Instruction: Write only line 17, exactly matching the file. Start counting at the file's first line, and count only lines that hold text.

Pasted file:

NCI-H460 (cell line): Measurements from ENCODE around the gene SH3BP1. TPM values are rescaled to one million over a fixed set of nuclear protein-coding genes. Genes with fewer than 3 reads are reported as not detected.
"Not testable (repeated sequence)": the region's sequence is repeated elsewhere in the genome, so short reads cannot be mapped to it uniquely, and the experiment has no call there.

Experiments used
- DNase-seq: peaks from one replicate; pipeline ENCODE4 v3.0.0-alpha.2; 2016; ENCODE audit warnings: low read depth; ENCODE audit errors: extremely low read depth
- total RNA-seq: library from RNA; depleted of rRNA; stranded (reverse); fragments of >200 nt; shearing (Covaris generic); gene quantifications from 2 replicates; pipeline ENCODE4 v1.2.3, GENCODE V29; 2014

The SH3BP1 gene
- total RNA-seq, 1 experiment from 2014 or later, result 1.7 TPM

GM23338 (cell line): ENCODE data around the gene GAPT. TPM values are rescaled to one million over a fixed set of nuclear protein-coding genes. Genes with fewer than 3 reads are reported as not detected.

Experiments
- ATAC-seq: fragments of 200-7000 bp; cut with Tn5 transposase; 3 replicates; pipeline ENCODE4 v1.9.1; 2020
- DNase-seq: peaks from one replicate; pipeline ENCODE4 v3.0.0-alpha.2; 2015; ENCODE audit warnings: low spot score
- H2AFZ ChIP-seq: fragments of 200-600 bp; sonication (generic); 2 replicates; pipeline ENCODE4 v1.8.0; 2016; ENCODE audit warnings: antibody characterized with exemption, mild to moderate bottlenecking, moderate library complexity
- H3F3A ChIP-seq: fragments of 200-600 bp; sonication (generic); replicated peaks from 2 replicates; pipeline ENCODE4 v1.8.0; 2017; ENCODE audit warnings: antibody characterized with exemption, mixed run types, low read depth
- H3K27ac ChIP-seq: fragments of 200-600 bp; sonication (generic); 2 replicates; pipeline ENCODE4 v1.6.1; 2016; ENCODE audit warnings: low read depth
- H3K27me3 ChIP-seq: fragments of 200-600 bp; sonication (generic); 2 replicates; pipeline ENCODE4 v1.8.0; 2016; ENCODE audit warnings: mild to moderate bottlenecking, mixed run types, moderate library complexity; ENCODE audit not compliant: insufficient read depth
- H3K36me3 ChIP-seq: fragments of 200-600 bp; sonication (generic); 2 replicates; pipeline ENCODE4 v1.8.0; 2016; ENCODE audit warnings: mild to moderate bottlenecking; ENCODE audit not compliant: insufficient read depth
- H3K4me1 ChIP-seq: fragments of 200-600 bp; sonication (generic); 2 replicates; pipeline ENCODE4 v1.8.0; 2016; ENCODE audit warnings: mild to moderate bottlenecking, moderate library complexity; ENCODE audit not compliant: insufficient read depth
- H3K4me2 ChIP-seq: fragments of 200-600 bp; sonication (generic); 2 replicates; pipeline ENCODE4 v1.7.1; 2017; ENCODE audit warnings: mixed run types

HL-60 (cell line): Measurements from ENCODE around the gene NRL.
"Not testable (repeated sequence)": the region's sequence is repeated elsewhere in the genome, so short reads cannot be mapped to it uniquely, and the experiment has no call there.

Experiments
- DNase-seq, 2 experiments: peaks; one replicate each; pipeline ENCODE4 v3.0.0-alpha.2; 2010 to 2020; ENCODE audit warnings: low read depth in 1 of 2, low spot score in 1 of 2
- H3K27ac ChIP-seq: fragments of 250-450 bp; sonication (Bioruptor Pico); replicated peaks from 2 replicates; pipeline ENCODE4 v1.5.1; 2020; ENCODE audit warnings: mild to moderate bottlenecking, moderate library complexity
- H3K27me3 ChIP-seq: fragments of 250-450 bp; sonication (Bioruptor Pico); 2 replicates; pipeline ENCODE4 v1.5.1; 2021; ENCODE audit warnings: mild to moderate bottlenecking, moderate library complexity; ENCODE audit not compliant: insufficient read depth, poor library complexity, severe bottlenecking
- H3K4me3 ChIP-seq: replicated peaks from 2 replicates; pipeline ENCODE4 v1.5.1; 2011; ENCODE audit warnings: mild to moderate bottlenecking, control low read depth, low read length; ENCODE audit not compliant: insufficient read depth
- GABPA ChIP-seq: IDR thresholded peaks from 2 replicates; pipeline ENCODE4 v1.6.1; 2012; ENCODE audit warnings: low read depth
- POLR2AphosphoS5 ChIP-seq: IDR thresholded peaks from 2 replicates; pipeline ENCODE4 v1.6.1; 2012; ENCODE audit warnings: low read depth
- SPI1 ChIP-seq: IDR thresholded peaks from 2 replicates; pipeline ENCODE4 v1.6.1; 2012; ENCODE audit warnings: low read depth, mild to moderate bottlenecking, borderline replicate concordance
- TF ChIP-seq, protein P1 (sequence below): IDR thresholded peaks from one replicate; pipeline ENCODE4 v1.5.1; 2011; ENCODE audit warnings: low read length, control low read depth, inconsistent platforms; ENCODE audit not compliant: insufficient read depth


- H3K4me1 ChIP-seq: fragments of 200-600 bp; sonication (generic); 2 replicates; pipeline ENCODE4 v1.8.0; 2016; ENCODE audit warnings: mild to moderate bottlenecking, moderate library complexity; ENCODE audit not compliant: insufficient read depth